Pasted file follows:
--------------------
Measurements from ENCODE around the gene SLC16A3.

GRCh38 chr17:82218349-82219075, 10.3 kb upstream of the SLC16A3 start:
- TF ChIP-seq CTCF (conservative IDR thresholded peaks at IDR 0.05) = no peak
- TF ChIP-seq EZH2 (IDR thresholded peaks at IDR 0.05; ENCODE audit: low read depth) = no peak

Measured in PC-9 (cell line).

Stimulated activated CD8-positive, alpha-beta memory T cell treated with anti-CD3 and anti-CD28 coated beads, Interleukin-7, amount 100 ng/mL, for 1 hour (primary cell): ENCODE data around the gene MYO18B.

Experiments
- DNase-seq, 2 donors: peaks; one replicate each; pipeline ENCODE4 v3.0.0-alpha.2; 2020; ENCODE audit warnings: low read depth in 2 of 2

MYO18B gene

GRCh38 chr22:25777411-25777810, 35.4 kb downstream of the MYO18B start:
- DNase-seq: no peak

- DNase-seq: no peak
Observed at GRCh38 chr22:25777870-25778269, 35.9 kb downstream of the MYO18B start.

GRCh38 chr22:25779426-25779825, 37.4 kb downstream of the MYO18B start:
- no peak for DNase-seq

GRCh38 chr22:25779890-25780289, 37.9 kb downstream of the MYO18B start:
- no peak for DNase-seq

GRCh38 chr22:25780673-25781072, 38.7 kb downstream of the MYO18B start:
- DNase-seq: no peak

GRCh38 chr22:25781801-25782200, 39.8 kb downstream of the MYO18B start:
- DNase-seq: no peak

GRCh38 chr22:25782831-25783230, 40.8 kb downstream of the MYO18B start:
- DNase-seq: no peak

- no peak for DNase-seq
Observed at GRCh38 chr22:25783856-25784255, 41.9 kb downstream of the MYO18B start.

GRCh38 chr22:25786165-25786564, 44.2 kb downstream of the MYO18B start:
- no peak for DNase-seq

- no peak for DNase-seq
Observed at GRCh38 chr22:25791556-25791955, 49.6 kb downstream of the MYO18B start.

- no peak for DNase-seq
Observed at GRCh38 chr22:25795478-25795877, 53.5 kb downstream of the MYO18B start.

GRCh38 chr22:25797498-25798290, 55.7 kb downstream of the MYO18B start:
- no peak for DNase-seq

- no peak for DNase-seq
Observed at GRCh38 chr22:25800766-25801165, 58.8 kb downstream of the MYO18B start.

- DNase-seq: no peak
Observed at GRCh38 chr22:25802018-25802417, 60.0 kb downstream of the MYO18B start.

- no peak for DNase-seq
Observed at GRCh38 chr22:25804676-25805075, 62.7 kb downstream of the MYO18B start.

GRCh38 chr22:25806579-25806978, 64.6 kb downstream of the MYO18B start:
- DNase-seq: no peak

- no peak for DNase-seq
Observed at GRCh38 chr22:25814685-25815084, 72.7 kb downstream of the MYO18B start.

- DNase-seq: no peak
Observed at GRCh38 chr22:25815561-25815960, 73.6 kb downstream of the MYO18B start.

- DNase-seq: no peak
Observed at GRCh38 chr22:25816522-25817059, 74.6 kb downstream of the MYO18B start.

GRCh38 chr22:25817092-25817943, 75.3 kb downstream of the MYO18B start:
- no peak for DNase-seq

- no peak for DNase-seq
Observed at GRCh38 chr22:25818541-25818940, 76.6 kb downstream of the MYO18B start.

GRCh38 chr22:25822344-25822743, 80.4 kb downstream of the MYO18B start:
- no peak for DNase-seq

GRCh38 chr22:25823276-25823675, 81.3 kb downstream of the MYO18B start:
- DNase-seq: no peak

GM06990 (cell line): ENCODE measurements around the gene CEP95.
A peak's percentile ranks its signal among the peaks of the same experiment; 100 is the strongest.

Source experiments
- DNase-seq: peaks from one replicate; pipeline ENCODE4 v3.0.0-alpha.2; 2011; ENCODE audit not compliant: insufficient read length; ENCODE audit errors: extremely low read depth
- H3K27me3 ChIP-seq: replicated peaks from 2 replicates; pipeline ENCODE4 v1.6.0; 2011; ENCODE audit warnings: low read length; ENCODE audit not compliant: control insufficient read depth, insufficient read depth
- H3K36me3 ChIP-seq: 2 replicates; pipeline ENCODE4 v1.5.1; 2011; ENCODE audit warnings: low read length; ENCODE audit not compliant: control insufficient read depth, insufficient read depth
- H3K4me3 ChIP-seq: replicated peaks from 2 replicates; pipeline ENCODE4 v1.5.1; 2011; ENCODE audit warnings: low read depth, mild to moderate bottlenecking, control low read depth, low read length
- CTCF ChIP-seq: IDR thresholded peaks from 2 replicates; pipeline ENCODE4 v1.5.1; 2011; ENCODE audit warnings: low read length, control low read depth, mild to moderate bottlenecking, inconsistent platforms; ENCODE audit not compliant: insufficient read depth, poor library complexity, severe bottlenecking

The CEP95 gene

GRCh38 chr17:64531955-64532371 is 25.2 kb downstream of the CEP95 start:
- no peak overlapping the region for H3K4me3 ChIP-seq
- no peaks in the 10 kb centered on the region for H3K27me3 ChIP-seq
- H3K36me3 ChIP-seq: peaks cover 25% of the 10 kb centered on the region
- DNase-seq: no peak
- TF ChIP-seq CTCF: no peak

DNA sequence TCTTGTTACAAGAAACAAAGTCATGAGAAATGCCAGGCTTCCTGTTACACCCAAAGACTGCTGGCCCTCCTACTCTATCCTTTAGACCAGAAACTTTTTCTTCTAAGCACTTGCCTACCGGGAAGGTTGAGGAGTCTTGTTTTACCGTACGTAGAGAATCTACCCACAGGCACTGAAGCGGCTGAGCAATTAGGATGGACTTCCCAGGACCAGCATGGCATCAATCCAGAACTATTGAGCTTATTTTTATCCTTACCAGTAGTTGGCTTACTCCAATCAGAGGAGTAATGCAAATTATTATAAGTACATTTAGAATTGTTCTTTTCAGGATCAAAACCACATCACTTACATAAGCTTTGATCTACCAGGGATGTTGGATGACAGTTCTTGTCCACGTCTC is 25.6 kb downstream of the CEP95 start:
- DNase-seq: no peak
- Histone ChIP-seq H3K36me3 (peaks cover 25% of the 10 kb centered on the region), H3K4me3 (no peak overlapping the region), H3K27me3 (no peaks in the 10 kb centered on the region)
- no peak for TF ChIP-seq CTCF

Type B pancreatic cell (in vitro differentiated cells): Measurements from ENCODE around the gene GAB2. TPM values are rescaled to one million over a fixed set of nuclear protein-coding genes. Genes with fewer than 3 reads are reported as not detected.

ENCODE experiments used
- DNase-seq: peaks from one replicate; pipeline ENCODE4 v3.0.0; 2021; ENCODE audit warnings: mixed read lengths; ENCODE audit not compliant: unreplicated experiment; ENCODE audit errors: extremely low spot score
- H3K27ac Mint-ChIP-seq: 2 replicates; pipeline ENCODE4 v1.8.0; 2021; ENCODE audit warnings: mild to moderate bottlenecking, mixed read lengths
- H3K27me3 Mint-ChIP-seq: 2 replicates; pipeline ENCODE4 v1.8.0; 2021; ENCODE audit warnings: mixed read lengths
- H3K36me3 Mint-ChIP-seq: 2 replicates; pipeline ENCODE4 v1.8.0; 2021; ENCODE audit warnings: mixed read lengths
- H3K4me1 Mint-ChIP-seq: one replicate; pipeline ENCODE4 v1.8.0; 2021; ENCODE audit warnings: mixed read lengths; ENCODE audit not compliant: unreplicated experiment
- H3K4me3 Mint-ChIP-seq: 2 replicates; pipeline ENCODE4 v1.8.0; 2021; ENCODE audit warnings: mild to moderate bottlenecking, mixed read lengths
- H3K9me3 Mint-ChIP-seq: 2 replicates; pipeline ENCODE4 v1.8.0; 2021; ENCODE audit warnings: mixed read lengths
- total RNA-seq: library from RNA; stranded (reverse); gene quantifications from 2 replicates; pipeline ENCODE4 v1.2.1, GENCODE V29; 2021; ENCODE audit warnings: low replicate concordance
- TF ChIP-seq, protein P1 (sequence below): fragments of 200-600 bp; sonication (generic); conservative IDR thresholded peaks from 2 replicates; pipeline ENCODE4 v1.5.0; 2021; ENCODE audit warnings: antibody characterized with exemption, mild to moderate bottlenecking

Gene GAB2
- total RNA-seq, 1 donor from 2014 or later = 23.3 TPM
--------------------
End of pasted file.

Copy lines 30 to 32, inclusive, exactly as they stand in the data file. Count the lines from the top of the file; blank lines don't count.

- no peak for DNase-seq
Observed at GRCh38 chr22:25795478-25795877, 53.5 kb downstream of the MYO18B start.

GRCh38 chr22:25797498-25798290, 55.7 kb downstream of the MYO18B start: